1 Creative Classrooms Visual Arts Program Annual Report 2009 2 When I am in art class, I feel like an artist that has the world in front of him. - Allan, Grade 5 Immaculate Conception School 3 Who We Are Established in 1997, the Creative Classrooms Visual Art Program (CCVAP) promotes art and literacy in inner-city Catholic elementary and charter schools. It is administered by the Patrons Program which brings educational resources and enrichment opportunities to selected inner-city schools.
CCVAP fosters learning and creativity by introducing students to the arts and engaging them in making art and in reflecting on and writing about their creations. CCVAP is not a mere cadd-on d to classroom subjects. It is a powerful learning tool that provides students with visual, tactile, and aesthetic experiences that encourage hands-on learning and critical thinking.
Consisting of five major components, CCVAP includes everything from art instruction to teacher training to museum visits. Malcom, grade 6, Our Lady of Lourdes School Sohana, grade 6, Our Lady of Lourdes School 4 CCVAP serves over 10,000 inner-city students attending Catholic elementary schools in the Bronx and Manhattan and select charter schools. Generally, CCVAP schools are 35% non-Catholic and 93% minority, with more than ... more. less.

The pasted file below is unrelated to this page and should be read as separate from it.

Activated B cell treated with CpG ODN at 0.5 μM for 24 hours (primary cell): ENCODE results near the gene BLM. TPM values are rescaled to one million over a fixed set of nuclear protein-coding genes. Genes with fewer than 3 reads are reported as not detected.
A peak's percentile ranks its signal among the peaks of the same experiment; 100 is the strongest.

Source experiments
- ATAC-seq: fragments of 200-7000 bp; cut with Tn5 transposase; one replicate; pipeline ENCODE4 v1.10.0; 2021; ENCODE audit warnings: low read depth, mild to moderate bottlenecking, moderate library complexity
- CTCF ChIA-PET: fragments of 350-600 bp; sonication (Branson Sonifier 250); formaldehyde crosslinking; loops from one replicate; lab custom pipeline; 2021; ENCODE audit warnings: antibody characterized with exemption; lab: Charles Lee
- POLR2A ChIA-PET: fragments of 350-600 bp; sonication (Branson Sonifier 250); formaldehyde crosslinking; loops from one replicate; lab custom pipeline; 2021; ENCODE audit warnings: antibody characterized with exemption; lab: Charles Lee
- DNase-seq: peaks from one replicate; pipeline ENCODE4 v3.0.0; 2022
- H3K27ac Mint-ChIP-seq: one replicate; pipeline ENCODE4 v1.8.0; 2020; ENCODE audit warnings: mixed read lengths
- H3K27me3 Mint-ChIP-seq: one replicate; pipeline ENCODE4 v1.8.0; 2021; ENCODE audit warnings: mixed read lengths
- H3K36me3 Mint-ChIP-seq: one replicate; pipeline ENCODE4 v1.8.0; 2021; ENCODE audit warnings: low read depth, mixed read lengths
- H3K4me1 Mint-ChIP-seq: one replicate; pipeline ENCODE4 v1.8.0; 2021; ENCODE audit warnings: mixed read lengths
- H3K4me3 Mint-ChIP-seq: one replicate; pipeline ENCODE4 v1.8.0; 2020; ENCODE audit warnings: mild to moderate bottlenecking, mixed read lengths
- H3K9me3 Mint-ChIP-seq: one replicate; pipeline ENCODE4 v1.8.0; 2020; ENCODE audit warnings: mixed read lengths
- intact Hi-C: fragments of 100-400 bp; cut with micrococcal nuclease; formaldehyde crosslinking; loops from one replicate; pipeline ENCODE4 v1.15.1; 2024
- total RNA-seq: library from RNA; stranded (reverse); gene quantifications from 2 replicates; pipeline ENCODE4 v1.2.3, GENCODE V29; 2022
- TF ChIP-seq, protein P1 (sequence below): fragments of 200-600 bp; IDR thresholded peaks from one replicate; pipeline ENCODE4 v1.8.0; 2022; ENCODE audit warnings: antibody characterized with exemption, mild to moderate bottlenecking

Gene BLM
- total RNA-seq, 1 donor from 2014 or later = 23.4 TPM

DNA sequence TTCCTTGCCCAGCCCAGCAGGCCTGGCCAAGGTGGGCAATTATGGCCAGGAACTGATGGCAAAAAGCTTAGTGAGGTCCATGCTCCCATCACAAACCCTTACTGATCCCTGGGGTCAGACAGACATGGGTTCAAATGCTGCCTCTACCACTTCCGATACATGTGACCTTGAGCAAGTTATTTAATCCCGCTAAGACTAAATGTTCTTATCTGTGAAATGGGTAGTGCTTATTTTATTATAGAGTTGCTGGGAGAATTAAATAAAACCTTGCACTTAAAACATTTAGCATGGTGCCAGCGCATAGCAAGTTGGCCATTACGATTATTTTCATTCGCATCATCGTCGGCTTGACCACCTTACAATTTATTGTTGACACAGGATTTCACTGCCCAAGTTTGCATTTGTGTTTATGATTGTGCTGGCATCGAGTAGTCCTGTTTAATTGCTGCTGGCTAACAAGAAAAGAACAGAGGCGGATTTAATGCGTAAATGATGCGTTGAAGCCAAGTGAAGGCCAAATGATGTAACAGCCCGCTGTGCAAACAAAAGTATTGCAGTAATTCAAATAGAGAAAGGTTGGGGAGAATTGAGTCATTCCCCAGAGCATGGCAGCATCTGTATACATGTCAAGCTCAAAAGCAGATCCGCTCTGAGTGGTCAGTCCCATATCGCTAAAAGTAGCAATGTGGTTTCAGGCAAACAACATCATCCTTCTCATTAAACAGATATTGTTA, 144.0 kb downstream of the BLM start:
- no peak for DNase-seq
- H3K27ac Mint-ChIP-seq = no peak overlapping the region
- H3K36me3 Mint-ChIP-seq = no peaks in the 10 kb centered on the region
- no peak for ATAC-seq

half of the students coming from single parent households.<br><br> Sixty-four percent of our students are from families living at or below the federally defined poverty level . One hundred percent of Catholic elementary school students go on to high school, 98% of those who attend Catholic high schools graduate, and 96% of those go on to higher education. Tuition at approximately $3,000 per child is the main source of revenue for these inner-city Archdiocesan elementary schools.<br><br> Robust art and music programs are unaffordable without outside support. Who We Serve 5 4 6 7 8 - 21 22 - 31 32 - 34 35 - 36 37 - 43 44 - 46 47 48 50 Table of Contents Who we Serve Message From the Director Our Programs Studio Art Program Museum Program Art Staff Development Program Art Institute Exhibits/Special Events Our Supporters Financial Report Our Schools How You Can Help 6 Message from the Director Dear Friends, As we prepare for the 2009-2010 academic year, I am delighted by how our program constantly evolves to meet the demands of our schools. Having launched a website, expanded our Museum Program, and increased our exhibits, we have excellent momentum this school year.<br><br> We are looking forward to creating new community partnerships and welcoming additional friends to the program. Please call us to arrange a visit to a school to see us in action! Sincerely, Mark LaRiviere Program Director 7 Our Programs Studio Art Program Museum Program Museum Visits Art Staff Development Program Art Institute In 2008 - 2009 CCVAP brought its Studio Art Program to 32 different schools.<br><br> Students in Pre-K through 8 th grade attended one art class per week. In addition to making art, they were invited to reflect on their artistic creations 4as well as those of their peers 4and explain the personal significance of their work. Classroom teachers also attended these weekly sessions and were encouraged to create art alongside their students.<br><br> The CCVAP Studio Art classes are taught by highly skilled Teaching Artists who have advanced degrees in Art Education or Fine Arts. They are gifted in stimulating cvisual thinking d and in promoting the creative use of art concepts and materials. While hiring decisions are ultimately left up to each school 9s principal, the advice of the Creative Classrooms Program Director is important.<br><br> The CCVAP director is responsible for training the program 9s Teaching Artists. Each Teaching Artist meets with the school principal at the beginning of the academic year to discuss the program 9s objectives and to arrange for needed supplies. During the school year each Teaching Artist meets with the Creative Classrooms Program Director and other Teaching Artist peers on a monthly basis to discuss ideas, program challenges, and general art education topics.<br><br> S TUDIO A RT P ROGRAM Art has taught me to express myself not only through pictures but through words. - Christopher B. Grade 4, Immaculate Conception School 8 CONNECTING ART AND THE CURRICULUM Sixth, 7 th and 8 th grade students at Our Lady Queen of Angels School watched a movie titled How Did They Make Art Materials?<br><br> that introduced students to exploring the Lascaux Caves. Following the lesson, students rendered their own interpretation in chalk and charcoal of the work on the cave walls. The Lascaux Caves in Chalk and Charcoal 9 Portfolio Club participants at Our Lady Queen of Angels School created portraits of women from different African tribes in oil, pastel, and chalk, and included bead detailing to add a richer texture to their work.<br><br> African Women Portraits in Oil Pastel Having learned about the mask styles and the nkonde (nail statues) of the Democratic Republic of Congo, St. Mark School students created their own masks and sculptures. The students then wrote about their creations.<br><br> Egyptian Art 10 Art and the 2009 Presidential Election Mt. Carmel-Holy Rosary School 8 th graders created Obama portraits from charcoal . Inspired by Shepard Fairey 9s iconic HOPE poster featuring a large-scale image of President Obama 9s face, St Aloysius School 8 th graders made their own renditions of Obama 9s campaign posters.<br><br> 11 St. Mark School students explored various sculptural styles and learned how to shape and add recycled objects to self-hardening clay. Black History Month Pictured (left to right): Pierre Toussaint, Obama as a high school basketball athlete, and Maya Angelou and I Know Why the Caged Bird Sings.<br><br> Concert Stage Set Design Fifth, 6 th and 7 th grade students at Our Lady of Lourdes School created the set design for their spring show Harlem Through the Years. 12 Fifth and 7 th grade students at St. Mark School worked with the school 9s literacy consultant and the CCVAP Teaching Artist to design and illustrate books for schoolchildren in Uganda.<br><br> Students included poems written during the school 9s Poetry Month. Damel 1 st grade Khaya 2 nd grade First and 2 nd grade students at St. Mark School learned about nursery rhymes and illustrated the following: Hey Diddle Diddle the cat and the fiddle, the cow jumped over the moon.<br><br> The little dog laughed to see such sport, and the dish ran away with the spoon! Poetry and Book Illustration Connecting Art and Literacy 13 Painting The work of students at Our Lady of Angels School inspired by Georgia O 9Keefe. Seventh and 8 th grade students at St.<br><br> Joseph School (Yorkville) created abstract paintings using oil pastels. 14 George, 3 rd grade Jimmy, 3 rd grade Transfiguration School 6 th grader Jennifer, pictured here with her school 9s Teaching Artist, was recognized for her landscape inspired by the work of renowned artist Wolf Kahn. Using watercolors, Good Shepherd School 7 th grade students created still life pictures of flowers, and 8 th grade students created landscapes.<br><br> 15 After looking at examples of Robert Rauschenberg 9s art, Good Shephard School 8 th graders used damaged gloves, newspapers, and magazine pictures to create collages. Collage Our Lady of Angels School 5 th grade students created an imaginative collage by cutting out pictures from magazines. 16 Two 5 th grade violinists attending Mt.<br><br> Carmel-Holy Rosary School created collage self-portraits. Sixth, 7 th , and 8 th grade students created masks using a variety of papers and raffia. The masks were displayed in the main stairway of Good Shephard School during the fall open house, and impressed both visitors and staff.<br><br> Mask Making Taking advantage of the natural resources in New York City 9s parks, students at Good Shephard School gathered flowers, leaves, and weeds to make sun prints. Students presented these prints to their mothers on Mother 9s Day. Sun Prints 17 Pop Art Style Using computers, Good Shepherd School 8 th graders converted color photos of themselves to black and white portraits.<br><br> They then used oil pastels to add color, creating pop art-style pictures. Self Portraits First grade students at St. Aloysius School observed their own facial symmetry in a mirror, and then used oil pastels to capture facial shapes and curves.<br><br> 18 Printmaking Pre-K students at Mt. Carmel-Holy Rosary School created textured collages that they later used for collagraph printmaking. St.<br><br> Anthony School 5 th grade students used paper plates in their wildlife projects. 19 Sculpture Nutritious Art First grade students at Good Shepherd School used clay, tissue paper and construction paper to recreate their favorite lunch. To supplement their cmeals, d students created restaurant-style signs.<br><br> St. Jude School 4 th grade students create three-dimensional sculptures using paint and cardboard. 20 Photography Photographs taken by 7th grade students at Transfiguration School.<br><br> The 2 nd and 7 th grades at Transfiguration School participated in the Kodak SNAP Foundation project. This program provided free cameras for all students and teachers to document their lives through photography. Students then learned to make art from their photographs and wrote essays about their work.<br><br> 21 The Museum Program, one of CCVAP 9s five components, generated resounding feedback in 2008-2009. Ten schools, 28 teachers, and 1,184 students benefited. Art Educator Lynn Seeney works with classroom teachers to design a theme-based lesson connected to a museum visit.<br><br> Students were introduced to world-class museums, art galleries, and exhibits while classroom teachers had the opportunity to expand their teaching techniques. In addition to introducing students to a variety of institutions and neighborhoods in New York City, the Museum Program opens children 9s eyes to a myriad of visual art techniques, communication styles and artworks. In turn, teachers appreciate the wealth of instructional resources on display at museums.<br><br> These field trips increase students 9 enthusiasm, creativity, and academic interests. The Museum Program is one of CCVAP 9s most effective and exciting programs. MUSEUM PROGRAM My favorite part of the tour was the Armor Gallery, because I learned what people from different countries used back when for defense.<br><br> It also opened up my imagination about the wars in the Edo Era. - Amanda R, Immaculate Conception School 22 Sts. Philip and James School 9s 7 th grade class visited the CUE Art Foundation in Chelsea to view the Kira Lynn Harris exhibition and speak to her directly about her work.<br><br> Students then developed their gallery sketches into paintings by using single-point perspective as a format for design. CUE Foundation . 23 24 In May, Mt.<br><br> Carmel-Holy Rosary School 9s 2 nd , 3 rd , and 4 th grade students visited Dominic and Sally Taglialatella 9s DJT Fine Art Gallery. Following a brief discussion by owner Dom Taglialatella about the life and work of artists such as Andy Warhol, Henri Matisse and Pablo Picasso, CCVAP art educator Lynn Seeney led students in sketching pictures on display in the gallery. Students also discussed the differences between an art gallery and an art museum.<br><br> In an earlier trip to the Metropolitan Museum of Art, students viewed the works of Pierre Matisse up close, engaged with a museum educator while sketching the Damien Hirst exhibit The Physical Impossibility of Death in the Mind of Someone Living, and observed culture and sculpture. DJT Fine Art Gallery Students created Matisse-style collages as a follow up to their museum trips. 25 When visiting the Museum of Modern Art, 2 nd grade students from Our Lady of Mercy School examined paintings at close range using magnifying glasses.<br><br> These students then used watercolors to express their interpretation of the observed patterns as a follow up activity. Magnificent Magnifications Second grade students at Our Lady of Mercy School examined Pablo Picasso 9s Maya in a Pinafore , then created a word wall and used what they discovered in the painting to create and illustrate a complete story. Our Lady of Mercy New York City as a backdrop 26 Students from St.<br><br> Joseph of the Holy Family and Our Lady Queen of Angels Schools studied Russian-French artist Marc Chagall. While visiting the Museum of Biblical Art, students completed a worksheet to help them fully explore symbols used in art. Following their trip, students created collages and took time to reflect on the Chagall 9s work.<br><br> Fifth grade students completed My Life in a Window Seventh grade students at Our Lady Queen of Angels School wrote poems to report their impressions and observations of Chagall 9s work Paris through a Window. My World and Art By Danielle, 7th grade My world can be very Different than Marc. Every single Step of the way the word cChaos d Is in front of me, No matter where I am.<br><br> In Marc 9s art he Had an upside down train, a Two faced man, two People floating And a Line that separates normal life From chaotic Life. Sometimes my whole life can Be chaotic. Here Are some items I will Put in my Art to show how chaotic my life can get.<br><br> Textbooks for homework, An upside down Clock to show That I Don 9t have enough time, Red lights To show that I always Have to stop What I 9m doing And numbers to show That I always have numbers of things To do. The Museum of Biblical Art and Marc Chagall Students from Our Lady of Angels School participated in discussions regarding Pablo Picasso 9s Three Musicians . Our Lady of Angels School at The Museum of Modern Art After analyzing clothing styles depicted in the context of the painting, 4 th grade students composed stories about the present and the past and created large quilts to illustrate their tales.<br><br> Fourth grade students performed a brief presentation of their stories for Kindergarteners. 27 28 Museum and Gallery Visits In addition to the Museum Program, last year the Metropolitan Museum of Art 9s Education Department welcomed 1,250 CCVAP students to forty guided tours of the museum. Students visited several other great cultural landmarks around the city including The Museum of Modern Art, the Museum of Biblical Art, The Cloisters, the Studio Museum of Harlem, the Museum of Arts and Design, and the Museum of Natural History.<br><br> New this year, students visited several Chelsea art galleries including DJT Fine Art, the Yossi Milo Gallery and the Bortolami Gallery. At each museum or gallery, students sketched and observed the veritable ccandy store d of paintings, sculpture, architecture and photographs. For many, this was their first exposure to any museum or art gallery and one of their few trips taken outside their immediate neighborhoods.<br><br> The students 9 enthusiasm for learning and creating was increased by these excursions, as was their confidence and willingness to explore the unfamiliar. Immaculate Conception School 4 th grade students in front of the knights at the Metropolitan Museum of Art. 29 Students from Annunciation School sketched Claude Monet 9s Haystacks and other works on display while visiting the Metropolitan Museum of Art in April.<br><br> Our Lady of Mercy School 3 rd and 4 th grade students visited the Metropolitan Museum of Art to observe and discuss modern artwork. St Aloysius School 9s 6 th graders create Egyptian art following a museum visit. 30 St Aloysius School 9s 2 nd graders on a field trip to The Cloisters .<br><br> 31 St Anthony School 5 th grade students at the Museum of Modern Art. Art Staff Development Program The Art Staff Development Program involves 10 schools, 4 staff developers, 40 classroom teachers, and 1,200 students. The classroom teachers learn how to devise art projects complementary to their students 9 literacy and core curriculum goals.<br><br> The program gives these teachers the skills and confidence to integrate art activities into their daily lessons. After this 4-month program, classroom teachers learn to overcome their fears of cnot being artistic enough d and become adept in the use of various art materials. 32 Santa Maria School 9s 6 th , 7 th and 8 th grade classes collaborated to create a three-dimensional replica of Manhattan.<br><br> Students consulted pictures to draw a blueprint as a preamble to construction. Students used wooden shapes, paper, and paint to capture Manhattan 9s building and skyscrapers, complete with rush hour traffic and parking meter readings. The completed model was displayed in the gym for the entire school to view.<br><br> 33 Teaching Artist Karina Cavat worked with 1 st and 2 nd grade teachers at St. Jerome School to make collages based on Edward Hick 9s A Peaceable Kingdom. Students exhibited their collages and discussed their choice of materials, use of color and overall impressions of the final product.<br><br> Fourth grade classes at St. Athanasius School took observational notes and sketched oriental plates that they studied in Social Studies. Students then designed and made an Asian plate using modeling clay and paint.<br><br> 34 St. Martin of Tours School 9s Kindergarten through 3 rd grade students explored collage by tearing paper and assembling the pieces over a solid colored background. Students titled their final creations, reflected on the collage-making process, and told stories during the student exhibit.<br><br> St. Joseph School 9s 4 th through 8 th grade students explored symmetric and asymmetric designs and later deconstructed the designs to create different composition possibilities. Although students initially struggled to analyze the collages, they asked many questions and were able to rework the final composition.<br><br> Art Institute Pictured (left): During the teacher 9s workshop, Sarah Fendelman worked on an activity where students were asked to identify different sculpture materials and techniques. Pictured (right): Art teachers brainstorm with CCVAP Associate Director Lynn Seeney on the many ways to engage the students with the museum's collection. Each year Teaching Artists attend a weeklong Art Institute conducted by CCVAP Director Mark LaRiviere and professionals from various artistic disciplines.<br><br> CCVAP Art Educators and classroom teachers also attend this annual gathering. The workshop trains Teaching Artists to integrate age-appropriate art instruction into the core-curriculum. In September 2009, 25 Teaching Artists participated in the Art Institute.<br><br> This year, lesson plans for art education of early childhood grades focused on material use while lesson plans for upper grades concentrated on integrating museum content and promoting critical thinking. All educators formulated a yearlong plan for their art curriculum with the theme of cAmericana. d Attending teachers were introduced to new art materials, studied the art making processes, analyzed children 9s art, and enjoyed field trips to the Metropolitan Museum of Art. 35 36 Art Instructor Julio Pinargote creates simple and sophisticated portraits in clay.<br><br> Art Instructor Yorqui Hidalgo combined her talents to create this unique sculpture. Cathy Ramey leads a clay workshop for Art Instructors. Ramey demonstrated different ways to work with clay and how to make expressive figures, puppets and a puppet theater.<br><br> Art Instructors learn how to get students to discuss their art and their peers 9 art. Student Art Exhibits When I see my work on the wall, I feel successful. - Ariana, Grade 4, Immaculate Conception School CCVAP organized nine springtime art exhibits at New York City hospitals.<br><br> Parents, faculty and friends attended these cart openings. d In total the art work of over 1,000 students was exhibited. The students took enormous pride in seeing their work displayed and enjoyed escorting their parents and friends around the exhibitions . Fifth grade students at Transfiguration School admire 1st grade self-portraits at the school exhibit.<br><br> 37 Lincoln Hospital 234 East 149th Street Bronx, New York Reception: Thursday, April 2 nd April 2 3 23, 2009 Roosevelt Hospital 1000 10th Avenue New York, New York Reception: Tuesday, April 28 th April 24 -- May 10, 2009 Montefiore Hospital 600 East 233rd Street Bronx, New York Reception: Tuesday, April 28 th April 28 3 May 7, 2009 Morgan Stanley Children 9s Hospital 3959 Broadway at 165th Street New York, New York Thursday, April 30 th St. Luke 9s Hospital 1111 Amsterdam Avenue New York, NY Reception: Tuesday, May 5 th May 5 3 10, 2009 Metropolitan Hospital 1901 First Avenue New York, New York Reception: Thursday, May 7 th May 7 3 13, 2009 New York Downtown Hospital 83 Gold Street New York, NY Reception: Tuesday, May 12 th May 2 3 21, 2009 Calvary Hospital 1740 Eastchester Road Bronx, New York Reception: Thursday, May 28 th May 21 3 June 4, 2009 Spring 2009 Hospital Exhibits 38 39 CUE Foundation 9s Modern ArtWorks Sts. Philip and James School and Transfiguration School visited the CUE gallery for an on-site workshop led by an Art Educator.<br><br> Each student was given a canvas and created an abstract painting. The CUE Gallery invited select students to display their art in the CUE Foundation 9s Modern ArtWorks exhibit held June 2-6, 2009. cBeyond being the best art reception I have ever been to, it was wonderful experience for me to see parents celebrating the artistic achievements of their children, d said Transfiguration School Teaching Artist Corinne Grondahl about the success of the art exhibit.<br><br> Teaching Artist Corinne Grondahl with proud Transfiguration School 6 th grade student and her little brother at the CUE Art Gallery Exhibit in June. 40 Each spring an impressive range of projects are hung in Transfiguration School 9s auditorium. The entire school, parents and community attend the exhibit.<br><br> This year Principal Patrick Taharally and Art Instructor Corinne Grondahl spoke at the show about how valuable CCVAP is to the school, community, and students. 41 Transfiguration School Exhibit St. Mark School St.<br><br> Mark School 9s student art exhibit this year showcased art depicting music and dance. Works ranged from sculptures of banjo players complete with historical details to drawings of the Cakewalk dance. Students created a collaborative watercolor painting to highlight learning and the arts and inserted their photographs in drawings that they made to show off their Ballroom Dance moves.<br><br> The art instructor exhibit cImparting d featured sculpture, paintings, collages and drawings created by CCVAP 9s Art Instructors. Eighteen artist/instructors displayed their work at Lincoln Hospital for community members, fellow staff members and students to view. Marie-Claude Butler said: cOverall, the exhibit was a most welcome opportunity for the dedicated educators to present their own work.<br><br> The works were strong in general. Some of the work by the teacher/artists was surprisingly bold. Lynn Seeney showed a brilliant abstract painting, and Mark LaRiviere's canvases were human and touching in a strong, quiet way. d Teacher Exhibit cImparting d 42 Fred Butler and a Teaching Artist discuss artwork displayed.<br><br> A group of lucky students met Wolf Kahn, a famous artist whose work they had studied in CCVAP. On April 2 nd , Kahn visited Transfiguration School 5 th grade students, viewed their pastel drawings, and talked about his own career. During an hour-long Q and A session, Kahn said, c I paint every single day, whether I am in the mood or not. d He then stressed that persistence, determination and hard work pay off.<br><br> Wolf Kahn Visits CCVAP School 43 OUR SUPPORTERS CCVAP 9s Major Supporters include: Carson Family Charitable Trust Civil Society Institute Jean and Louis Dreyfus Foundation, Inc. Uncle Larry 9s Fund Pierre and Maria-Gaetana Matisse Foundation Virginia Cretella Mars Foundation Mark LaRiviere and Fred Butler pictured with OLQA students and Teaching Artist Michelle Goguen Inge Reist and Beatrice Kernan visiting the Metropolitan Museum of Art with students from Sacred Heart School. 44 ANNUAL BENEFIT For its sixth year, CCVAP held a cfriendraiser d to promote awareness of the impact of CCVAP in schools.<br><br> Over 50 people attended the cocktail party at the home of Frank and Delphine Eberhart. Dr. Patrick Taharally, Transfiguration School Principal, talked about how CCVAP has so positively affected Transfiguration students and teachers.<br><br> Students from Transfiguration School spoke to guests about their experience with CCVAP art classes. The evening also featured a live auction of museum and gallery tours, watercolor lessons in Central Park, and a silent auction of CCVAP student art works. This event raised over $12,000 to support the programs 9 general operating costs.<br><br> CCVAP is especially grateful to Frank and Delphine Eberhart for hosting the event, to Dr. Patrick Taharally for his time, to George McNeely, Vice President of Christies, for being a wonderful auctioneer, and to the benefit committee for all its hard work. Benefit Committee Judith Auchincloss Marie-Claude Butler Fred Butler Delphine Eberhart Gerd Grace Beatrice Kernan Caroleen Mackin Inge Reist Agnes White 45 OUR DONORS 2008 - 2009 $45,000 and Above Carson Family Charitable Trust Civil Society Institute $44,999-$25,000 Virginia Cretella Mars Foundation Uncle Larry's Fund Pierre and Maria-Gaetana Matisse Foundation $24,999-$10,000 Jean and Louis Dreyfus Foundation, Inc.<br><br> $9,999-$1,000 Georgia and Michael de Havenon The Landegger Charitable Foundation, Inc. Walter Maynard Robert Newman Mary K. Rutherfurd $999-$500 Marie-Claude and Frederick Butler Stephen DuBrul Terry and Edmund Duffy Delphine and Frank Eberhart Charles and Jane Klein Family Fund Helen T.<br><br> Lowe Annie O 9Malley John A. Van Rens Theresa Thompson $499-$200 Anne and David Altchek Judith Auchincloss Thomas Butler DJT Fine Art Gerd Grace Lesley and Joseph Hoopes Timothy Horan Cathy and Benjamin Iselin Stephen Kaye Beatrice L. Kernan Helen Lowe Caroleen and John Mackin Katherine Mellon Jessie K.<br><br> Palmer Bonnie Pope Emily and John Rafferty Inge J. Reist Bonnie Johnson Sacerdote Foundation Joan Weberman $199 or Below Elizabeth Borden Nancy and Peter Chamberlain Jack D. Gunther Nancy and Daniel Hebert Kathryn N.<br><br> Hodges Joseph C. Hoopes Sophia Kramer Renee and Carl Landegger George McNeely Sally Michaels William B. Morris Susan and Peter Nitze Constance M.<br><br> Paine David. B. Parshall Elena and Michael Patterson Leonora Prowell Nancy and James Reinish Janet L.<br><br> Schinderman Kenneth Soehner Paul Vizcarrondo Thomas D. Walsh 46 FINANCIAL REPORT Actuals Budget 2008-2009 2009-2010 INCOME Foundation $ 200,000 $ 190,000 Benefit $ 13,383 $ 17,000 Individual $ 3,915 $ 5,000 TOTAL INCOME $217,298 $212,000 EXPENSES Administrative Expenses Salaries and Benefits $ 135,009 $ 142,012 Office Expenses $ 6,322 $ 9,322 Total Administrative Expenses $ 141,331 $ 151,334 Benefit Expense $ 912 $ 1,000 Program Funding Provided Art Teacher Professional Development $ 350 $ 350 Museum Program $ 8,963 $ 9,570 Staff Development Program $ 43,674 $ 46,275 Year End Exhibition $ 350 Art Institute $ 1,984 $ 2,000 Music Program $ 412 $ 500 Total Program Funding Provided $ 55,383 $ 59,045 TOTAL EXPENSES $ 197,626 $ 211,379 INCOME - EXPENSES $ 19,672 $ 621 Cash Balance $ 94,581 Fiscal Year is September 1st to August 31st 47 CREATIVE CLASSROOMS PARTICPANTS Studio Art Program (SA) Staff Development (SD) Museum Program (MP) TOTAL CCVAP School SA Students SD Students MP Students Students Annunciation X 203 203 Ascension X 321 321 Blessed Sacrament X 120 120 Corpus Christi X 186 X 120 186 Good Shepherd X 170 170 Holy Cross, (W 43rd Street) X 269 X 120 269 Immaculate Conception, X 700 X 120 700 Immaculate Conception, (151st Street) X 571 X 120 120 Incarnation X 573 X 120 573 Mt. Carmel/Holy Rosary X 275 X 120 275 Our Lady of Angels X 295 X 120 295 Our Lady of Lourdes X 300 300 Our Lady of Mercy School X 285 X 120 285 Our Lady Queen of Angels X 260 X 120 260 Sacred Heart School X 697 697 Sacred Heart of Jesus X 120 120 Santa Maria X 120 120 St.<br><br> Aloysius X 263 263 St. Ann's (Bronx) X 263 263 St. Ann's (Manhattan) X 328 328 St.<br><br> Anthony, (Mansion Street) X 216 X 120 216 St. Athanasius X 120 120 St. Anselm X 473 473 St.<br><br> Charles Borromeo X 250 250 St. Dominic X 344 344 St. Elizabeth X 412 412 St.<br><br> Jerome X 120 120 St. Joseph, Yorkville X 305 305 St. Joseph (Bathgate) X 120 120 St Joseph (Monroe) X 191 191 St.<br><br> John Chrysostom X 120 120 St. Joseph of the Holy Family X 168 X 120 168 St. Jude X 276 276 St.<br><br> Lucy's X 412 412 St. Mark X 245 245 St. Martin of Tours X 120 120 St.<br><br> Patrick Old Cathedral X 104 X 104 104 Sts. Philip and James X 293 293 St. Simon Stock X 265 265 Transfiguration X 260 260 PARTICPANTS PER CCVAP COMPONENT 32 10,173 10 1,200 10 1,184 10,682 48 TOTAL CCVAP SCHOOL PARTICPANTS 39 Mark LaRiviere , Director, has worked with students and teachers in the New York City schools since 1987.<br><br> In 1997, he spearheaded an assessment of the art programs in inner city parochial schools that led to the creation of CCVAP and from that point on served as director of the program. Mark oversaw the creation of the Studio Art Program, the Staff Development Program, the Art Institute, and the Museum Program. In addition to hiring and training the program 9s art instructors, Mark facilitates communication among the instructors during the year.<br><br> Mark also worked with the New York Catholic Schools Interdiocesan Curriculum Committee to develop our cEssential Learnings for Art d curriculum. As well as piloting the Staff Development Program and Portfolio Assessment Program for the Studio in a School Association, he has been a resident artist in P.S. 97 in the Bronx for the past ten years and has taught in the Foundation Department at Parsons School of Design.<br><br> Mark has conducted many in-school workshops on topics such as designing child centered art lessons, connecting art making with museum resources and visits, and giving parent/child workshops. Lynn Seeney , Artist/Mentor, Art Staff Development and Museum Program, has been an art staff developer in Archdiocesan schools since 1998. She has worked closely with teachers in dozens of CCVAP schools, helping them incorporate art into the curriculum and design art-based lessons for their classrooms.<br><br> In 2001-2002, she piloted the Museum Program in two schools. Prior to joining CCVAP, Lynn worked with the Museum of Modern Art 9s Family Program teaching art history in the museum setting to students in elementary through high school as well as their parents. She lectured on current exhibitions and the permanent collection, lead discussions, and developed hands-on projects with her students.<br><br> She also served as the Executive Director of the Bronx River Art Center from 1991 through 1995 and before that as the Executive Director of COLAB, a nonprofit artist-operated organization that secures grants and organizes educational productions and exhibitions. STAFF BIOGRAPHIES 49 HOW YOU CAN HELP I would like to support the Creative Classrooms Visual Arts Program My contribution level is (please circle one): Art Supplies for Museum Program 1 Student 2 Students 5 Students one school At one school $65 $125 $350 $500 $3,000 My check is enclosed, payable to ADNY/Creative Classrooms , in the amount of $_________ Name: _________________________________Phone: _____________________ Email:_____________________________________________________________ Address:___________________________________________________________ Please charge my credit card for the amount of $ _____________ (circle one) Visa MC AMEX Card number: ________________________________Expiration Date:___________ Security Code:_______________________________________________________ Cardholder Name:___________________ Signature:__________________________ Securities are also accepted. Your contribution is tax deductible to the extent allowed by law.<br><br> " Visit/assist an art class " Attend our annual Spring Benefit (details to follow) " Introduce our program to friends, foundations and colleagues " Donate Please mail your donation to: Jill Kafka The Patrons Program Archdiocese of New York 1011 First Avenue, 14th Floor New York, NY 10022 50 MORE INFORMATION Mark LaRiviere, Director Lynn Seeney, Associate Director Michelle Rivas, Administrative Assistant St. Patrick 9s Old Cathedral School 233 Mott Street New York, NY 10012 email@example.com (212) 226-7008 Jill Kafka Patrons Program Director 1011 First Avenue, 14th Floor New York, NY 10022 Jill.firstname.lastname@example.org (212) 371-1011 x3338 www.creativeclassroomsnyc.org 51